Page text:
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The 5th anniversary of Laudato Sí: Towards and integral ecology

The Journey
of EcoOne

Interview with EcoOne's coordinator, Luca Fiorani


Luca Fiorani, PhD, is the coordinator for the interdisciplinary EcoOne initiative. He graduated in Physics from the University of Padua and received his PhD at the Polytechnic of Lausanne in 1996. Since 2000, he has been a researcher at ENEA in Frascati and a professor both at Lumsa University (Rome) and Sophia University Institute (Loppiano). Author of a number of articles and patents, he has been interested in ecology since the 1990’s. Recently, we spoke with Luca about the history and ongoing development of EcoOne. 

On November 26, 2020, the Kronos Academy, one of the first Italian environmental associations, awarded the Focolare Movement the ‘I Do My Part Prize’, in recognition of its commitment to the planet, through its EcoOne ecological initiative. What motivated this vast, well-known organization to honor an ecclesial movement in this way?

I think the answer can be found in a 1949 writing by Focolare founder, Chiara Lubich, entitled, the Resurrection of Rome. Lubich was returning to Rome after a period in the northern Dolomite mountains of Italy, a period that was marked by particular insights and understandings. Arriving in Rome, she again saw many central parts of the city that had not yet recovered nor been rebuilt after the war. It was a stark contrast to the Dolomites – and today, too, decades after the rebuilding of Rome we could instead speak of the pandemic, the drama of migration, and that of climate change.

Yet, what was Chiara Lubich's response in the face of the reality she found before her? Hers was a paradoxical response, one that could almost seem spiritually detached: Unite oneself to God within, and project His light onto the world through our gaze. It is precisely this. Instead of light physically entering our pupils, it must instead come forth. This is possible because hers was not an allusion to actual, physical light, but rather to God’s light. In fact, in the final publication of this text1, Lubich inserted two further footnotes. 

The first: "Man - in all his (or her) dimensions and human capacities - is not to be oppressed, but elevated. Alongside a renewed, "new" theology (based on Trinitarian life lived in the Mystical Body of Christ), there is also need of a new science, a new sociology, a new art, a new politics...: ‘new’ because of Christ, renewed by his Spirit. We need a new humanism, where (humankind) is truly at the center: This man who is first of all Christ, and Christ in man".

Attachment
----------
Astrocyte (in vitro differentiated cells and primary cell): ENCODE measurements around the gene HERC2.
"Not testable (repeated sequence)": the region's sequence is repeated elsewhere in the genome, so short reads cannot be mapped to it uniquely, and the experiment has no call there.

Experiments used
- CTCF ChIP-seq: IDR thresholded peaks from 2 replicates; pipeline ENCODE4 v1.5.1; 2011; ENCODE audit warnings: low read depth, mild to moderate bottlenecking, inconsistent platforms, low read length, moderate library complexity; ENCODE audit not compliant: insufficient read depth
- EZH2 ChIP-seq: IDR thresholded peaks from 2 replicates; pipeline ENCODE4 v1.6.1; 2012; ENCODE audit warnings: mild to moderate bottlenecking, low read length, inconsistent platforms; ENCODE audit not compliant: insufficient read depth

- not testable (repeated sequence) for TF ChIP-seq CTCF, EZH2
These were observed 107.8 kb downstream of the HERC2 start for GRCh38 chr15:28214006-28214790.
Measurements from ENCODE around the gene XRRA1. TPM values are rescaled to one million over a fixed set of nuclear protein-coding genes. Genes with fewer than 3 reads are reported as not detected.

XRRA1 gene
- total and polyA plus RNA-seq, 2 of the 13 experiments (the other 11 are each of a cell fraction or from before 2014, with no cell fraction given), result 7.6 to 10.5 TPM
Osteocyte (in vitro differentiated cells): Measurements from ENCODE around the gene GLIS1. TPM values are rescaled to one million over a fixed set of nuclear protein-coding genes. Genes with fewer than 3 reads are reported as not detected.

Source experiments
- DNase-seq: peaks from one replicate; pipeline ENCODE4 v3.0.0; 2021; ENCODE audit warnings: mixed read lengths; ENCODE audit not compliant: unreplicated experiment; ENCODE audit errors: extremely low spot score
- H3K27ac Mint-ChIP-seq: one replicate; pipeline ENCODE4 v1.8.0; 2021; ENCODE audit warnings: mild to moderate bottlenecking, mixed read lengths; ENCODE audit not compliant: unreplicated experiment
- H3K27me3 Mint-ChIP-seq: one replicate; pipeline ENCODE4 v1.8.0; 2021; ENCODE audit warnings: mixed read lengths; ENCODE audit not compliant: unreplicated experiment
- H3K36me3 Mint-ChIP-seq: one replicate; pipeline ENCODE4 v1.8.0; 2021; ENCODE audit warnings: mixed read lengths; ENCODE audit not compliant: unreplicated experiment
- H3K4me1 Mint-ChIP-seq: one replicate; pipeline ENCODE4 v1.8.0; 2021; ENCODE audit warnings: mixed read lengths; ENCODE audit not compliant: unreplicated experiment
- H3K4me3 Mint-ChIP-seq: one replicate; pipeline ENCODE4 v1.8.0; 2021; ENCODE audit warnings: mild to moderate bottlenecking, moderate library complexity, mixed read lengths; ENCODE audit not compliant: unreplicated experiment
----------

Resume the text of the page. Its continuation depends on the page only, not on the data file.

In a second note, she wrote: " Sometimes, it is said that the Gospel does not resolve all human problems, that it brings us to an understanding of the Kingdom of God only in a purely religious sense. But this is not true. It is certainly not an historical Jesus or Jesus as Head of the Mystical Body who resolves all these problems. It is Jesus-us, Jesus-I, Jesus-you who does this. It is Jesus in the human person, in that given person -- when His grace is in him (or her) - who builds a bridge, who paves a road. The true, deeper personality of each person is Jesus. Every man or woman (every Christian), in fact, is more a son or daughter of God (= another Jesus) than son or daughter of his or her own father. It is in being another Christ, a member of the Mystical Body, that each one brings his or her own typical contribution in every field: science, art, politics . . . ” 

This is the thought of Chiara Lubich. But this prize refers to the EcoOne ecological initiative. Can you speak more about this? 

EcoOne is an international network of academics, professionals and citizens working in the environmental sciences. They want to complement their technical-scientific knowledge with a wisdom-based consideration of current ecological problems. Founded in 1999, it has a worldwide presence. More than a thousand people across five continents participated in its conference last October 2020, with some joining from as far away as the Wallis and Futuna Islands in the South Pacific.